NGO Shipbreaking: 76% of ships broken in Q1 ended up on South Asian beaches Q1

Of the 204 ships broken in the first quarter of 2021, 155 ships were sold to the beaches of South Asia, notorious for poor work safety and environmental practices, the latest report from NGO Shipbreaking Platform shows.

Image Courtesy: NGO Shipbreaking Platform 2014

According to the report, Greek ship owners sold the most ships to South Asian yards, closely followed by Japanese, United Arab Emirates and South Korean owners.

Almost one third of the ships sold to South Asia this quarter changed flag to the registries of Comoros, Gabon, Palau and St. Kitts and Nevi just weeks before hitting the beach.

These flags are not typically used during the operational life of ships and offer ‘last voyage registration’ discounts, the NGO said.

They are particularly popular with the middlemen scrap-dealers that purchase vessels cash from ship owners, and are grey- and black-listed due to their poor implementation of international maritime law.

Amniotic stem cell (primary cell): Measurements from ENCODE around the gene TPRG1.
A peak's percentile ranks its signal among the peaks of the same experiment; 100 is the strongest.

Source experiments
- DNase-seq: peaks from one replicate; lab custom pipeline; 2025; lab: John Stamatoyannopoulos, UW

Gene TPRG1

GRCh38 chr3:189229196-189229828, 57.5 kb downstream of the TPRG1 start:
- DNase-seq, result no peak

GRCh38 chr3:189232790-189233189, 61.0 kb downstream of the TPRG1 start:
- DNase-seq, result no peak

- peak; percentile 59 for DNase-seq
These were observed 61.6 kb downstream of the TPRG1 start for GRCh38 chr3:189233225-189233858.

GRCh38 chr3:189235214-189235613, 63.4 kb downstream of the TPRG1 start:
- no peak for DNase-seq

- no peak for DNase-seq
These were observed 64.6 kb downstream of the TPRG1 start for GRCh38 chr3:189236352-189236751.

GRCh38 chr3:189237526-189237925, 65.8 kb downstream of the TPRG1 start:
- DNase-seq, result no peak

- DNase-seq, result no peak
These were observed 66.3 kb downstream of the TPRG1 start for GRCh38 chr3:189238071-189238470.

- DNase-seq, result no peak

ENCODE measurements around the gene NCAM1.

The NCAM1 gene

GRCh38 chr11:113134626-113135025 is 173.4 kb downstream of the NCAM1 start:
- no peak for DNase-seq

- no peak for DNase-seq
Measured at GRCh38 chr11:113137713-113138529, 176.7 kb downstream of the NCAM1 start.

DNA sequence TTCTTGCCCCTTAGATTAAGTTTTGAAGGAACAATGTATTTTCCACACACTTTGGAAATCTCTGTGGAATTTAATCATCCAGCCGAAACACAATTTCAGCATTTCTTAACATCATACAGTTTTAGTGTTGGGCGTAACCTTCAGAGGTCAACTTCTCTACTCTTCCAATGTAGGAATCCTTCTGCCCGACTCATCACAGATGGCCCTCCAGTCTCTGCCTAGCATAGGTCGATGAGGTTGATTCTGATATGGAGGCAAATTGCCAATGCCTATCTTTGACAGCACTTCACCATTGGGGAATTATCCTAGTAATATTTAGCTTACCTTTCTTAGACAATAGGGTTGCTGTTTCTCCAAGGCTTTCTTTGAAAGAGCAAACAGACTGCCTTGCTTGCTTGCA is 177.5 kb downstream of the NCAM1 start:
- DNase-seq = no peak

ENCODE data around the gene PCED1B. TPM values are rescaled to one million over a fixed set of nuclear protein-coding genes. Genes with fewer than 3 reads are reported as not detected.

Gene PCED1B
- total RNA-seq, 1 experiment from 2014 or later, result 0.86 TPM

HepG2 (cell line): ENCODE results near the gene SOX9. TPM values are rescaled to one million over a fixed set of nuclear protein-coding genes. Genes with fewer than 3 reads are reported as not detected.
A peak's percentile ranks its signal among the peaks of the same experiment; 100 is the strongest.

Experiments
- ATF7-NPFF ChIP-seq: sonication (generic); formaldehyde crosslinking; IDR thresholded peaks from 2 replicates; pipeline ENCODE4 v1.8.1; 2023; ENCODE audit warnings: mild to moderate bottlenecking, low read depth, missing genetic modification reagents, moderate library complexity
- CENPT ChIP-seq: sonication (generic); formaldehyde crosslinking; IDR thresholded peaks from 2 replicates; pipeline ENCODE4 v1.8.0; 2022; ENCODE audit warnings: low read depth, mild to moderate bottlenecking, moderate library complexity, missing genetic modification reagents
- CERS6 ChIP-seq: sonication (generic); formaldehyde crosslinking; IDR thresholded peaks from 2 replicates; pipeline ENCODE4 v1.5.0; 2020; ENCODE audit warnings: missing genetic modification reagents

Only 49 ships were sold to green recycling yards. Of these 23 were sold to the EU-based yards, 24 ships to ship breakers in Turkey and only 2 to Chinese yards.

During the first quarter of 2021, at least four yard workers were injured and six workers died in accidents in Bangladesh, Pakistan, and India.

According to trade unions, there were two fatal accidents at the shipbreaking yards in Alang, India during the first quarter of the year.

Two workers lost their lives in an accident at a shipbreaking yard
in Gadani, Pakistan, while two more lost their lives while dismantling ships at Bangladeshi yards.

Meanwhile, the entrance into force of the IMO treaty for safe and environmentally-sound ship recycling, the Hong Kong Convention, remains on standby.

The convention covers the design, construction, operation, and maintenance of ships, and preparation for ship recycling in order to facilitate safe and environmentally sound recycling.

The convention’s entry into force is expected 24 months after ratification by fifteen states, representing 40 percent of world merchant shipping by gross tonnage, combined maximum annual ship recycling volume not less than 3 percent of their combined tonnage.

So far, 16 countries have joined the treaty, representing approximately 29.58% of the world’s merchant shipping tonnage.